Bertin Nivor tries to find an artistic form to express the Creole outlook. He strives to represent the metaphors in the Creole language visually. His inventive and open-work hangings were originally designed to be displayed in the open countryside and set up a dialogue with poor farmers and tell a story in their own way. They evoke a crop symbolising Creole gardens, the xanthosoma (elephant’s ears) or the search for much-needed pan-African solidarity.
Signs are sometimes abstract and without signification in the works of Valérie John and Chantal Charron, and contribute to the work’s rhythm and composition. They are also more or less stylised in the works of Chantal Charron, Alain Dumbardon and Ricardo Ozier-Lafontaine, and act as a personal form of writing. Chantal Charron has created a fictional alphabet made up of human silhouettes on different scales. The silhouette figures are created on the picture by scraping, marking, incision or adding new materials. They make the picture medium their own, as someone might make the page of a lined exercise book their own. They bring out a form of writing in its formal sense, a fictive style of writing, an imaginary calligraphy. Signs cover the picture in a series, a juxtaposition and a succession of small superimposed silhouettes and act like a framework, a musical score or a text. The technique is spontaneous and playful, like a liberated form of calligraphy. Sometimes space is the focus in a picture, a free, light-filled and empty space. At the foot of the picture, like at the foot of a page, a group of silhouetted figures stands out. As these figures of various sizes move out of view, a rhythm is produced and gives rise to more or less abstract and disintegrating shapes. Sometimes the work on signs becomes a drawing, a sketch or a graphic design made with charcoal, Indian ink or walnut stain, at the limits or at the frontier of what can still be called painting on canvas, and rid of the least trace of a painter holding a brush in his hand.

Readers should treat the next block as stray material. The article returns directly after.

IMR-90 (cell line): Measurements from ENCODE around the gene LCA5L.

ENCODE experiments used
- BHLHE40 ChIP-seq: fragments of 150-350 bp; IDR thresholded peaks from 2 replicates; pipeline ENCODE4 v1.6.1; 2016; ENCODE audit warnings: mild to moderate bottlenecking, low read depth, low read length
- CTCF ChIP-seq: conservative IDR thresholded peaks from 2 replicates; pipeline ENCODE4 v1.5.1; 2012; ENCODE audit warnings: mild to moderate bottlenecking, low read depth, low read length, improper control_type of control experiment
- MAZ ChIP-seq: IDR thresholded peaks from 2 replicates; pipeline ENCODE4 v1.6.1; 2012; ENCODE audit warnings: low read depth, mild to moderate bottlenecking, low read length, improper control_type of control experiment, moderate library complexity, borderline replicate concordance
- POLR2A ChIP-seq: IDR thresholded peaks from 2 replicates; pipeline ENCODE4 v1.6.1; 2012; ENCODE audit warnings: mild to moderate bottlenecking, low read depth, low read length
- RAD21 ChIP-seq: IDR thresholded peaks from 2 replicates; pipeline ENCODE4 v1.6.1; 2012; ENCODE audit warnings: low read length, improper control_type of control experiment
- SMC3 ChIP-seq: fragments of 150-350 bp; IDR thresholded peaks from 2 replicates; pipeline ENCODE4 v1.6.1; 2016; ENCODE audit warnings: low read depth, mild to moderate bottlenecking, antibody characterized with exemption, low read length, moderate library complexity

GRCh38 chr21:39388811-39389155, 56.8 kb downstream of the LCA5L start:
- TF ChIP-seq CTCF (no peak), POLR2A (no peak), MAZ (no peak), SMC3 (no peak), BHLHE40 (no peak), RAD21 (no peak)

In the sculptural drawings by Dumbardon, masks, arrows, fish, cutlasses and drums act as a simplified, dynamic and symbolic alphabet, a timeless form of writing or a vigorous and gestural calligraphy.
Fabienne Cabord plays on the opposition between graphic designs and flat tints. She aims at simplicity, often working quickly and improvising on all kinds of found or recycled media, displaying stories and applying part of her imaginary world to the real world.
« Bio-graphiques » evokes the feeling of saturation we can feel when faced with the huge amounts of information issuing from the social networks, from advertising and the television. Through the interplay of appropriation and « détournement » – putting objects to new uses (a metal cabinet door), advertising or corporate slogans, phrases taken from comic books – as well as irony and humour, Fabienne Cabord creates a sense of distance from this overload of images and slogans.
With the series by Raymond Medelice, Les Noces de Cana (Wedding at Cana) Le Repentir de Gilles de Rais (Gilles de Rais’ Repentance) and Le Dorliss (The Dorlis) we arrive at the ultimate graphic abundance, at aesthetic excess, repetition and the flamboyance of pure and fluorescent colours. The invasive occupation of the surfaces, the obsessional return of certain motifs – the revolver, playing cards, coins, funeral wreaths, decapitated heads with their tongues hanging out, broken and resewn hearts – and the use of embedded graphic techniques until the picture surface is completely saturated all combine to create an exuberance characteristic of the artist’s style. Scarification of the successive layers with wet pigments, an attempt to create a special background rhythm, and the swirling and curled figures that are part of the drying pictorial material help bring the surface of the picture to life in a virtual movement.